It’s okay to say that once upon a time you thought you were meant to do great things and that your life would follow a golden path and that you’re disappointed in yourself and the world.

It’s all right to say that not having enough money is the worst weight for you at this point, that the strain of watching every penny and still somehow not having an extra dime, of saving so carefully only to see your savings dwindle or be wiped out through no fault of your own, it’s all right to say that you don’t think you can carry the weight of financial problems one more day. And you know that others depend on you and the burden is so heavy.

It’s okay to admit that like Louise you have a grief that no one else knows. But remember that only those who truly love, truly grieve, and so the weight of your grief indicates the depth of your love.

If your burden is based on things that you have done wrong, feel guilt; because only people with a conscience feel guilt, and only good people have a conscience.

These are just some of the burdens we carry. There are many others I could list. We carry these things but the fact is they weigh us down.

McCartney and Lennon were right; we have to carry these weights a long time.

The soldiers in Vietnam carried their burdens and we carry ours.

We carry these weights, quietly, on our lonely marches, in the knapsacks of our minds and hearts.

Which brings me now to my third reference, this one from the Torah, from the book of Numbers.

There are three kinds of Jewish people: priests, Levites and Israelites. The priests were the religious leaders and performed the sacrificial rites and healed the sick. In ancient times, the Levites carried the Tabernacle; they were porters, they actually carried the Ark and the poles and the furniture from camp to camp in the desert.

And there’s a verse in the Book of Numbers that talks about the Levites and says,  “Each one to his burden and each one to his service.”

That’s my message today, each one has a burden but each one has a service.

I talked to Louise recently about her grief for her brother. Louise is a good person, responsible job; pretty good marriage. And I told her about the Levites, how each one had a burden to carry but each one also had a service to do for others. And I told her that there was no question what her burden was; the burden of grief for her brother will always be with her, and I could only be sorry for the pain. I tried to discuss our Jewish way of remembering, of talking about people who have passed on and cherishing their lives, but Louise couldn’t hear it.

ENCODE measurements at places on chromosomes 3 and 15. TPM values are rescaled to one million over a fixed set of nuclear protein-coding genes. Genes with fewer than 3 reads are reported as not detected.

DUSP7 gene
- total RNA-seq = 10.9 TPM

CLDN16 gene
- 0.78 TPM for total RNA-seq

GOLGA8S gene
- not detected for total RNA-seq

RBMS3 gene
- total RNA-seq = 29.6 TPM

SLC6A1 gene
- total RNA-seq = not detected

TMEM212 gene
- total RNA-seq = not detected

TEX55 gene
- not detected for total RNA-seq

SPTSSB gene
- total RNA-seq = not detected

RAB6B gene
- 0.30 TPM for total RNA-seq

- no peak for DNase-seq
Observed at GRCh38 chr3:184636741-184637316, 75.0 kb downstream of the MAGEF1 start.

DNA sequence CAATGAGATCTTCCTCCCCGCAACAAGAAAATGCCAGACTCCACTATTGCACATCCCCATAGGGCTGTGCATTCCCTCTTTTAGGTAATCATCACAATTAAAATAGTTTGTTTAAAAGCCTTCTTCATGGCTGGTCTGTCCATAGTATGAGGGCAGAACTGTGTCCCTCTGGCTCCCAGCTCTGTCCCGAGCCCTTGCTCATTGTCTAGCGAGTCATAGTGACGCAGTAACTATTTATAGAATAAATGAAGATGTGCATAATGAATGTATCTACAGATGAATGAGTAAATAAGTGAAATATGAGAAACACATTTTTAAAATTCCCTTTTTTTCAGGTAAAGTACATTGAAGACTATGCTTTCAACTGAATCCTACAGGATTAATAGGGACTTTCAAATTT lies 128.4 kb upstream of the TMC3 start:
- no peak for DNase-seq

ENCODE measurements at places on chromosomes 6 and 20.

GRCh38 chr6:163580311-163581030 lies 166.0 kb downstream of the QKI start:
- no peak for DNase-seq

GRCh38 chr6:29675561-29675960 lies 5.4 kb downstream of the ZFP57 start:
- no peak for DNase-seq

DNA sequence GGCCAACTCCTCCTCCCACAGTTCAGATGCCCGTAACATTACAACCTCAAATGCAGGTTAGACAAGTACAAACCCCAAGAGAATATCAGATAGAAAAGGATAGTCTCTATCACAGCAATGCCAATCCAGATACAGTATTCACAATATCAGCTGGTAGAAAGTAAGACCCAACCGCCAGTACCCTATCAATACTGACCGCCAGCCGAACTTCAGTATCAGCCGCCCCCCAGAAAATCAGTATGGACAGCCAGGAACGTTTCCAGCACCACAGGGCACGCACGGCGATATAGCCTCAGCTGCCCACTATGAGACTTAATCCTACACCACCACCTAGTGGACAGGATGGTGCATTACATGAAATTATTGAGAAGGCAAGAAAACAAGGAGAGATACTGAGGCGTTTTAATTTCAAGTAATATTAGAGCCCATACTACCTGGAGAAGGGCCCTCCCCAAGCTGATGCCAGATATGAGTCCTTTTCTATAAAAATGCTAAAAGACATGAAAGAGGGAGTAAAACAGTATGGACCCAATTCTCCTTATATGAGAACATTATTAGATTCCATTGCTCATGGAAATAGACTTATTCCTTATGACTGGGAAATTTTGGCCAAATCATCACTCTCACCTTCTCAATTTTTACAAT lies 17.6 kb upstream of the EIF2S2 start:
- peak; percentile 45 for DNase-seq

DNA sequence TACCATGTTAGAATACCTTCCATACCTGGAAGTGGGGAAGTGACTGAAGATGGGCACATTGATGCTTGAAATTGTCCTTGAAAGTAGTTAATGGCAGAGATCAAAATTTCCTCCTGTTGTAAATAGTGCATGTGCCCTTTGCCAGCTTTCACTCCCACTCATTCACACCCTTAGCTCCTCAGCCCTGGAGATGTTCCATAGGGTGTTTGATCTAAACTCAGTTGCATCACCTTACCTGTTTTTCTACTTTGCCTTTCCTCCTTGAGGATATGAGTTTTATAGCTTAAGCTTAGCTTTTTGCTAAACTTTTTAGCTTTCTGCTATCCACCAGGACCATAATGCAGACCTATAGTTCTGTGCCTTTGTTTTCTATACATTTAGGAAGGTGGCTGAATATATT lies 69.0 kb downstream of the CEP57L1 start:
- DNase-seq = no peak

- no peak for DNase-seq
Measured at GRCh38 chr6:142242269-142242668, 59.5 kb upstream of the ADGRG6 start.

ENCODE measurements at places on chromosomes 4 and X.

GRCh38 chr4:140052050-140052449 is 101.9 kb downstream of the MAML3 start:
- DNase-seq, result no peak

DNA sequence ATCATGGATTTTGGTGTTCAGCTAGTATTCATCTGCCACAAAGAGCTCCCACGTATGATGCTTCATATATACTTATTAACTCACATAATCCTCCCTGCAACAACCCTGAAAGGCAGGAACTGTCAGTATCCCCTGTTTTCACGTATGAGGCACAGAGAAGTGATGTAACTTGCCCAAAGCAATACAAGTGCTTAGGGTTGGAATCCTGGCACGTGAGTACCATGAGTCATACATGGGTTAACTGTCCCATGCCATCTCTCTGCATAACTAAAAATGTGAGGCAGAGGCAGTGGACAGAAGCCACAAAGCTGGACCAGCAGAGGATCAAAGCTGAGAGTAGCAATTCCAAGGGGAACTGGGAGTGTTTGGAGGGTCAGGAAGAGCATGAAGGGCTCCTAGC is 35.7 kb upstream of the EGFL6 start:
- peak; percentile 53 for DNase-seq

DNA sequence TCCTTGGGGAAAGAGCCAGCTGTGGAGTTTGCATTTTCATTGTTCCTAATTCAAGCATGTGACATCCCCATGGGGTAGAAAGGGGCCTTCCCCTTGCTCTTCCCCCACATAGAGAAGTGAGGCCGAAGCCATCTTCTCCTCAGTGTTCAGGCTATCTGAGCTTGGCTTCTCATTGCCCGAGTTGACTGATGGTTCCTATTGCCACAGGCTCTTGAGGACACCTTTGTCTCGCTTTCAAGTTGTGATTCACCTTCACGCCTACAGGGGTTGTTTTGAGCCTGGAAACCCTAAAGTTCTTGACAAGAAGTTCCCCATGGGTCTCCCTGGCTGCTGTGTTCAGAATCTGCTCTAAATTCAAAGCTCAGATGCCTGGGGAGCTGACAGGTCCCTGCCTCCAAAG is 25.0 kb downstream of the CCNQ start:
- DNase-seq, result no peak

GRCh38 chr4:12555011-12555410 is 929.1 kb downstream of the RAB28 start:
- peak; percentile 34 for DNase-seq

So I asked, “What’s your service? Now I know your burden, but what’s your service?”

“Well,” she said, “I’m busy, you know, job, golf.” In other words, she does not do anything for others.

There’s a little story that I think about all the time. It’s a simple story but it means more to me than I can say. A woman suffers a terrible tragedy and she goes to the rabbi and he hands her a cup and tells her that she’ll be okay if she fills the cup with water.

And she asks, “But where can I find this magic cup of water? And he says, “Take this cup and go to a house that has never known sorrow and fill the cup with water from that house.”

So that’s easy, she thinks, and she goes immediately to a mansion at the top of a hill and rings the doorbell and a butler comes to the door. And she asks if she can fill her cup with some water from the house and he says “Certainly, but why?” And she explains that she needs to fill her cup with water from a house that has never known any sorrow. And he says to her, “This is not that house, but you’re welcome to come inside.” And she talks to the family; they are going through a terrible crisis.

A few months later, the woman runs into the rabbi on the street and he asks her how she’s doing. She says she’s ok. And he asks what ever happened to his cup. And she looks at him and doesn’t know what he’s talking about. The rabbi says, “I sent you to find a magic cup of water from a house that has never known any sorrow.” She apologizes and says that she forgot all about it. And she says that she’s sorry but she has to run because there’s a woman in trouble and she needs help. And as she runs off, the rabbi just smiles.